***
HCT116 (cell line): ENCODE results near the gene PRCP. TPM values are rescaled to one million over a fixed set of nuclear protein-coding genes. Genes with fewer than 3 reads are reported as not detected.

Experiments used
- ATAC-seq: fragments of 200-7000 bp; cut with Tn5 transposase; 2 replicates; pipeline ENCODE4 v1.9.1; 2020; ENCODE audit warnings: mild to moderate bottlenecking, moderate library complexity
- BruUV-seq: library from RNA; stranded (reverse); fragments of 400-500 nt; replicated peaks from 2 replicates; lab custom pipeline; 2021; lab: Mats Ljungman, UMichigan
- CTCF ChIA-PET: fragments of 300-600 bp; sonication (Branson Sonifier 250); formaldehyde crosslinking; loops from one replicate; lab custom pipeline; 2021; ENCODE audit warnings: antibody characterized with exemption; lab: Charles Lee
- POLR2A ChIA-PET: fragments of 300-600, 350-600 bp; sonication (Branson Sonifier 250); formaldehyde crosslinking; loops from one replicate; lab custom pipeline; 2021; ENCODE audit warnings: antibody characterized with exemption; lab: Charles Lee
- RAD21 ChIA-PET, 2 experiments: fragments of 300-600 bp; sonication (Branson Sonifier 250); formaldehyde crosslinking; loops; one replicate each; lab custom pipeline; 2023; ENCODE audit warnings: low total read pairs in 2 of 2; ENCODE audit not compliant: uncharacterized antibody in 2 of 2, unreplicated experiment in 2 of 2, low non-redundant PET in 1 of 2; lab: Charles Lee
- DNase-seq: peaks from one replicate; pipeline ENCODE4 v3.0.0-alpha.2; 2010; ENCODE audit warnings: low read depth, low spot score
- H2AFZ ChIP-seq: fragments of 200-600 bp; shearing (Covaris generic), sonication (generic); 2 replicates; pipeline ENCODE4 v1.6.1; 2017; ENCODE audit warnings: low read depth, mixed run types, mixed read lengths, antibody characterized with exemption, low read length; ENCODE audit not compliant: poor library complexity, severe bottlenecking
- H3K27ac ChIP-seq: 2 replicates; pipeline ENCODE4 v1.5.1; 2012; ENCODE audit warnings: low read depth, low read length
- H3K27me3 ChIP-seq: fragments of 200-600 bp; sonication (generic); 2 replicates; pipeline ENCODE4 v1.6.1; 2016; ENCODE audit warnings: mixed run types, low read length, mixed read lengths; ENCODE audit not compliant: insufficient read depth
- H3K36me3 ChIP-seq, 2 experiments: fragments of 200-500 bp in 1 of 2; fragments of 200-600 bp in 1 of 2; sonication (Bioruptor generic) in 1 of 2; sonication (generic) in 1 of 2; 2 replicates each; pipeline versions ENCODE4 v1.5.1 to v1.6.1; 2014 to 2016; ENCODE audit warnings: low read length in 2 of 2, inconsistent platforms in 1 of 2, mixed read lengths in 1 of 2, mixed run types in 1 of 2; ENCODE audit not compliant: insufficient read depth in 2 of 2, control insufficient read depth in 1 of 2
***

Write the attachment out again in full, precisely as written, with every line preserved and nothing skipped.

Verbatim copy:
HCT116 (cell line): ENCODE results near the gene PRCP. TPM values are rescaled to one million over a fixed set of nuclear protein-coding genes. Genes with fewer than 3 reads are reported as not detected.

Experiments used
- ATAC-seq: fragments of 200-7000 bp; cut with Tn5 transposase; 2 replicates; pipeline ENCODE4 v1.9.1; 2020; ENCODE audit warnings: mild to moderate bottlenecking, moderate library complexity
- BruUV-seq: library from RNA; stranded (reverse); fragments of 400-500 nt; replicated peaks from 2 replicates; lab custom pipeline; 2021; lab: Mats Ljungman, UMichigan
- CTCF ChIA-PET: fragments of 300-600 bp; sonication (Branson Sonifier 250); formaldehyde crosslinking; loops from one replicate; lab custom pipeline; 2021; ENCODE audit warnings: antibody characterized with exemption; lab: Charles Lee
- POLR2A ChIA-PET: fragments of 300-600, 350-600 bp; sonication (Branson Sonifier 250); formaldehyde crosslinking; loops from one replicate; lab custom pipeline; 2021; ENCODE audit warnings: antibody characterized with exemption; lab: Charles Lee
- RAD21 ChIA-PET, 2 experiments: fragments of 300-600 bp; sonication (Branson Sonifier 250); formaldehyde crosslinking; loops; one replicate each; lab custom pipeline; 2023; ENCODE audit warnings: low total read pairs in 2 of 2; ENCODE audit not compliant: uncharacterized antibody in 2 of 2, unreplicated experiment in 2 of 2, low non-redundant PET in 1 of 2; lab: Charles Lee
- DNase-seq: peaks from one replicate; pipeline ENCODE4 v3.0.0-alpha.2; 2010; ENCODE audit warnings: low read depth, low spot score
- H2AFZ ChIP-seq: fragments of 200-600 bp; shearing (Covaris generic), sonication (generic); 2 replicates; pipeline ENCODE4 v1.6.1; 2017; ENCODE audit warnings: low read depth, mixed run types, mixed read lengths, antibody characterized with exemption, low read length; ENCODE audit not compliant: poor library complexity, severe bottlenecking
- H3K27ac ChIP-seq: 2 replicates; pipeline ENCODE4 v1.5.1; 2012; ENCODE audit warnings: low read depth, low read length
- H3K27me3 ChIP-seq: fragments of 200-600 bp; sonication (generic); 2 replicates; pipeline ENCODE4 v1.6.1; 2016; ENCODE audit warnings: mixed run types, low read length, mixed read lengths; ENCODE audit not compliant: insufficient read depth
- H3K36me3 ChIP-seq, 2 experiments: fragments of 200-500 bp in 1 of 2; fragments of 200-600 bp in 1 of 2; sonication (Bioruptor generic) in 1 of 2; sonication (generic) in 1 of 2; 2 replicates each; pipeline versions ENCODE4 v1.5.1 to v1.6.1; 2014 to 2016; ENCODE audit warnings: low read length in 2 of 2, inconsistent platforms in 1 of 2, mixed read lengths in 1 of 2, mixed run types in 1 of 2; ENCODE audit not compliant: insufficient read depth in 2 of 2, control insufficient read depth in 1 of 2